IBM, universities partner on 'big data' skills training

Big data is currently the fastest growing category on jobs board Dice.com

IBM is hoping to help create the next generation of "big data" specialists through a series of partnerships with universities around the world, as well as influence the curriculum.

Nine new agreements announced Wednesday involve Georgetown University, George Washington University, Rensselaer Polytechnic Institute, the University of Missouri and Northwestern University in the U.S. IBM is also beginning big data programs at Dublin City University, Mother Teresa Women's University in India, the National University of Singapore, and the Philippines' Commission on Higher Education.

They will result in a variety of programs, including a master of science degree in the business analytics track at George Washington University; an undergraduate course titled "Big Data Analytics" at the University of Missouri; and a center for business analytics at the National University of Singapore.

Big data refers to the massive amounts of structured and unstructured data being continuously generated by websites, social media, sensors, smart devices and other sources. A wide range of software, hardware and consulting companies have been bringing products and services to market that they say customers can use to derive valuable business insights from such information.

Participants in the academic programs will get access to a "wide spectrum of IBM Big Data and analytics software solutions," as well as case studies, guest lecture appearances by IBM "thought leaders" and case study projects, according to an IBM spokesman. Some 1,000 schools are now involved with IBM regarding big data, according to a statement.

Such programs have clear benefits for both sides, with potentially cash-strapped schools getting access to technology and other resources, while IBM helps seed the market for future big data consultants, data scientists and developers that know its technology.

In its announcement, IBM cited U.S. Bureau of Labor statistics that found there will be a 24 percent rise in demand for people with "data analytics skills" over the next eight years.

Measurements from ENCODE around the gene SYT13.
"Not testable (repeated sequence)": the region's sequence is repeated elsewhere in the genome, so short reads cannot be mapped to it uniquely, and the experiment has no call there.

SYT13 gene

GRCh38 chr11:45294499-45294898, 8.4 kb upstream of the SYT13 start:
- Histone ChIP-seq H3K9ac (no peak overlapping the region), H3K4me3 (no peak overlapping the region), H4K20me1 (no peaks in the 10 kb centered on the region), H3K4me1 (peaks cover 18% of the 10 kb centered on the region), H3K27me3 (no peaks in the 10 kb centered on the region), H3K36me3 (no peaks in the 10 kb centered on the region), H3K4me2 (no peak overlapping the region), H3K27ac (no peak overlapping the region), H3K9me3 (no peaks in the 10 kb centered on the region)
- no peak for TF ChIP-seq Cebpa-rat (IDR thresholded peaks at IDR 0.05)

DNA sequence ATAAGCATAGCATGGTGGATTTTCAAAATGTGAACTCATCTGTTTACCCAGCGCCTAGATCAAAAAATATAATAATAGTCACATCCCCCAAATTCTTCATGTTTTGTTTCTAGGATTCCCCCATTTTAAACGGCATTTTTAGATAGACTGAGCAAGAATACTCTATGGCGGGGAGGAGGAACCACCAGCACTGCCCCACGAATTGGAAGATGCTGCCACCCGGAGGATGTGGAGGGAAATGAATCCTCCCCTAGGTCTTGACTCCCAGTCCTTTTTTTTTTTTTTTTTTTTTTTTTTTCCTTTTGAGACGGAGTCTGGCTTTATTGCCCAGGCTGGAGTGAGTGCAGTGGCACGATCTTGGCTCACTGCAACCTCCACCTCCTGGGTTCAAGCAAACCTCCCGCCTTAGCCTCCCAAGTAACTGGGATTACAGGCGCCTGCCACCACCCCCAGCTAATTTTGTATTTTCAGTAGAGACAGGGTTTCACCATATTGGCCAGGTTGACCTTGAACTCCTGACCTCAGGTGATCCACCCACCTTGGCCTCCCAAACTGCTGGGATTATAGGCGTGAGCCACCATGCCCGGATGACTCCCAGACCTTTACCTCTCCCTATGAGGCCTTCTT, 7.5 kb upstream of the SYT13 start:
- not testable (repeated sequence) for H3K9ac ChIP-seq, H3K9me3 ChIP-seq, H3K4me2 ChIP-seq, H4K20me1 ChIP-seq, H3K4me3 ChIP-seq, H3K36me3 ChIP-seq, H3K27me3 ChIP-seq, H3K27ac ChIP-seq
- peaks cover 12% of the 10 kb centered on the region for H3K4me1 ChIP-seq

Big data is also the fastest-growing job category on tech jobs board Dice.com. There are some 1,500 job listings in the area on the site daily, a 127 percent rise compared to a year ago.

Employers are looking most often for people skilled in Hadoop, the programming framework for large-scale data processing, said Scot Melland, CEO of site owner Dice Holdings, in an interview Wednesday.

Big data is still a "relatively small category" among Dice.com's 84,000 job listings, Melland said. However, it's telling that other major categories have remained largely flat year-over-year. For example, ads for Java programmers rose just 2 percent in contrast to big data's triple-digit rise, he said.

While companies are managing to fill big data positions, there's a caveat. "They are finding the candidates but a lot of what they're doing is poaching candidates from other companies," Melland said. "One of the reasons I would expect IBM is making these partnerships to make sure there's enough engineers to meet the demand they're seeing."

Also Wednesday, IBM announced the winners of an awards program aimed at university professors. Fourteen were awarded US$10,000 for their work developing curricula "designed to develop the business and technical skills required for data-crunching jobs."

Chris Kanaracus covers enterprise software and general technology breaking news for The IDG News Service. Chris' email address is Chris_Kanaracus@idg.com

Join the newsletter!

Error: Please check your email address.
Rocket to Success - Your 10 Tips for Smarter ERP System Selection

Tags application developmentapplicationsIBMtrainingsoftwarecareersIT managementdata warehousingbusiness intelligence

Keep up with the latest tech news, reviews and previews by subscribing to the Good Gear Guide newsletter.

Chris Kanaracus

IDG News Service
Show Comments

Most Popular Reviews

Latest Articles

Resources

PCW Evaluation Team

Ben Ramsden

Sharp PN-40TC1 Huddle Board

Brainstorming, innovation, problem solving, and negotiation have all become much more productive and valuable if people can easily collaborate in real time with minimal friction.

Sarah Ieroianni

Brother QL-820NWB Professional Label Printer

The print quality also does not disappoint, it’s clear, bold, doesn’t smudge and the text is perfectly sized.

Ratchada Dunn

Sharp PN-40TC1 Huddle Board

The Huddle Board’s built in program; Sharp Touch Viewing software allows us to easily manipulate and edit our documents (jpegs and PDFs) all at the same time on the dashboard.

George Khoury

Sharp PN-40TC1 Huddle Board

The biggest perks for me would be that it comes with easy to use and comprehensive programs that make the collaboration process a whole lot more intuitive and organic

David Coyle

Brother PocketJet PJ-773 A4 Portable Thermal Printer

I rate the printer as a 5 out of 5 stars as it has been able to fit seamlessly into my busy and mobile lifestyle.

Kurt Hegetschweiler

Brother PocketJet PJ-773 A4 Portable Thermal Printer

It’s perfect for mobile workers. Just take it out — it’s small enough to sit anywhere — turn it on, load a sheet of paper, and start printing.

Featured Content

Latest Jobs

Don’t have an account? Sign up here

Don't have an account? Sign up now

Forgot password?